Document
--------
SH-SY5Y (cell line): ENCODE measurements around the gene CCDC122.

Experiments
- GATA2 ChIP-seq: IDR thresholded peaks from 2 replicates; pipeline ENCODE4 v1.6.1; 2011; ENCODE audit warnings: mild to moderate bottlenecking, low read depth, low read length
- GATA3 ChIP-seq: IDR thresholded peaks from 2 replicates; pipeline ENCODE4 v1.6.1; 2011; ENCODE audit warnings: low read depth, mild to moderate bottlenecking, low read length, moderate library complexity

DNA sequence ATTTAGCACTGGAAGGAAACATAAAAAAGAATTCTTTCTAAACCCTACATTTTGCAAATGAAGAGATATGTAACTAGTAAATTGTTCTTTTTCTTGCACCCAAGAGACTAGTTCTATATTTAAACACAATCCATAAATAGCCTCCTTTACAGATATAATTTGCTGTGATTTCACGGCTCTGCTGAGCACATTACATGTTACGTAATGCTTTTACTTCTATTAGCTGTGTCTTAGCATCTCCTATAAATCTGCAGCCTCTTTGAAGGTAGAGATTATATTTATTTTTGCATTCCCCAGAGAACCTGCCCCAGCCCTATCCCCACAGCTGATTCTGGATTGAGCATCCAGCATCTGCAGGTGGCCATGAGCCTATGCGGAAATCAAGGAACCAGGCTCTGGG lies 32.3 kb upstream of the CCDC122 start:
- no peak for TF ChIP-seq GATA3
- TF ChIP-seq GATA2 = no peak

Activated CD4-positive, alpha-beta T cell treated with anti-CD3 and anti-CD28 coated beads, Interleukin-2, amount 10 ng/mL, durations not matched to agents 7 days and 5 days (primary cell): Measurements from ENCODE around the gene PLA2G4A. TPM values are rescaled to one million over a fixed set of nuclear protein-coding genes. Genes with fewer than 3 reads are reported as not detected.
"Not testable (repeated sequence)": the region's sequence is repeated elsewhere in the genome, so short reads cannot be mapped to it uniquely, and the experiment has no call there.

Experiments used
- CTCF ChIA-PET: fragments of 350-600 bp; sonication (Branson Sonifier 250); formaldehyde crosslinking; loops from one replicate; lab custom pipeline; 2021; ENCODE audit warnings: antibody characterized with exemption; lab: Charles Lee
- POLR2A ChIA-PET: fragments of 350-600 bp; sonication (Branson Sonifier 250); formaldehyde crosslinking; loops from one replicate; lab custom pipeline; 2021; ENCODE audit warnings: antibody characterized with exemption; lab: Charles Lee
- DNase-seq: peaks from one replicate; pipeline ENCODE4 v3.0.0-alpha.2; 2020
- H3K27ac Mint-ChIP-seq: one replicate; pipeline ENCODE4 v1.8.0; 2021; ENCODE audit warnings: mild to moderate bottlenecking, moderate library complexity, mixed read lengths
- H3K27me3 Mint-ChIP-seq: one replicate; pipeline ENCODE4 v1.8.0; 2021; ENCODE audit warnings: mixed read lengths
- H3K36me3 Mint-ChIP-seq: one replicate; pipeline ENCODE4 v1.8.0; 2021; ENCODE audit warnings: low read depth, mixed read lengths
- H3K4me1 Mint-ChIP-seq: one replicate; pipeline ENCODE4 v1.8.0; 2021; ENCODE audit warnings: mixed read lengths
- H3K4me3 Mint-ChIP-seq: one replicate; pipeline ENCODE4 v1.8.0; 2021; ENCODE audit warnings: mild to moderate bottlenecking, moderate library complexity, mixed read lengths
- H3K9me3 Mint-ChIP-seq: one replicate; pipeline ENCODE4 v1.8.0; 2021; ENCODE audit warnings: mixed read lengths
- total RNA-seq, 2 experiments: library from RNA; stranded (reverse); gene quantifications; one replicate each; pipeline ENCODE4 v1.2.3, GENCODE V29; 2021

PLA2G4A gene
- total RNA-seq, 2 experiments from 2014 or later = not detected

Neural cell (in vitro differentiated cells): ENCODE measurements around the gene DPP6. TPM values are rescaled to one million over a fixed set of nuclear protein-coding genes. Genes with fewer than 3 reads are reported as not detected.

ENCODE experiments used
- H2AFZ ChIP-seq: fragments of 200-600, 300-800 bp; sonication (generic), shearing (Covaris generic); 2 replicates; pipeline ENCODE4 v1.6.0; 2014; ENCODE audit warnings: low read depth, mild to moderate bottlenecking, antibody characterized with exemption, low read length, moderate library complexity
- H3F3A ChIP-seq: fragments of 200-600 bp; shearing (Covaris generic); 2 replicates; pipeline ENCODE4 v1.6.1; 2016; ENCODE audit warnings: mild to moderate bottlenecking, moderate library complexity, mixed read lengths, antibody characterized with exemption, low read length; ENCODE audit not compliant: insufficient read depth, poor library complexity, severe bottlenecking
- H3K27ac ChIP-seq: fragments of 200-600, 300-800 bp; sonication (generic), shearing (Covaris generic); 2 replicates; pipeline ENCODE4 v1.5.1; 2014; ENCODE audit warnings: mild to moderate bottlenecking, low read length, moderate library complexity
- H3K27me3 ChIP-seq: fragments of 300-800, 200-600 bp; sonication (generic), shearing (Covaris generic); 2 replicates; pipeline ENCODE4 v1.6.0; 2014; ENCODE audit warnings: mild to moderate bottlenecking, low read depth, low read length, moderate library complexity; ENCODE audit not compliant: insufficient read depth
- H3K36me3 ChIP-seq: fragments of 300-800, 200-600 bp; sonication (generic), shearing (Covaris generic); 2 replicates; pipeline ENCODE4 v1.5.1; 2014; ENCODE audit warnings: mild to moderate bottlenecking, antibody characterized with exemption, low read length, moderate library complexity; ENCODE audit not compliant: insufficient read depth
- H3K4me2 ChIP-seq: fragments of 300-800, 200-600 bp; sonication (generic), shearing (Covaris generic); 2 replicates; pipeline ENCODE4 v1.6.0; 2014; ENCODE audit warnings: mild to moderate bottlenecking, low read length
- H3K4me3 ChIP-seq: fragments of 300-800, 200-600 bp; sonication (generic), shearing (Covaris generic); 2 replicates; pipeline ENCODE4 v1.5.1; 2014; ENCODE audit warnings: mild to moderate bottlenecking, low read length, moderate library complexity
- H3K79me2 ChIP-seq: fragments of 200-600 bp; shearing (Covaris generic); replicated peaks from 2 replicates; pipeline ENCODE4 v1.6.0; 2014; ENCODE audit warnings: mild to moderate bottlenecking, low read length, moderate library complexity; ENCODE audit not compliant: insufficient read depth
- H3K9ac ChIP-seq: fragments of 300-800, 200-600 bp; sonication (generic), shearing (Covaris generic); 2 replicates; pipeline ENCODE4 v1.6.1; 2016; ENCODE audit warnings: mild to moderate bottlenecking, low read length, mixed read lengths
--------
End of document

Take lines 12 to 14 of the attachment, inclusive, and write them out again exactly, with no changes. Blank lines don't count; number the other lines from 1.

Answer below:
- POLR2A ChIA-PET: fragments of 350-600 bp; sonication (Branson Sonifier 250); formaldehyde crosslinking; loops from one replicate; lab custom pipeline; 2021; ENCODE audit warnings: antibody characterized with exemption; lab: Charles Lee
- DNase-seq: peaks from one replicate; pipeline ENCODE4 v3.0.0-alpha.2; 2020
- H3K27ac Mint-ChIP-seq: one replicate; pipeline ENCODE4 v1.8.0; 2021; ENCODE audit warnings: mild to moderate bottlenecking, moderate library complexity, mixed read lengths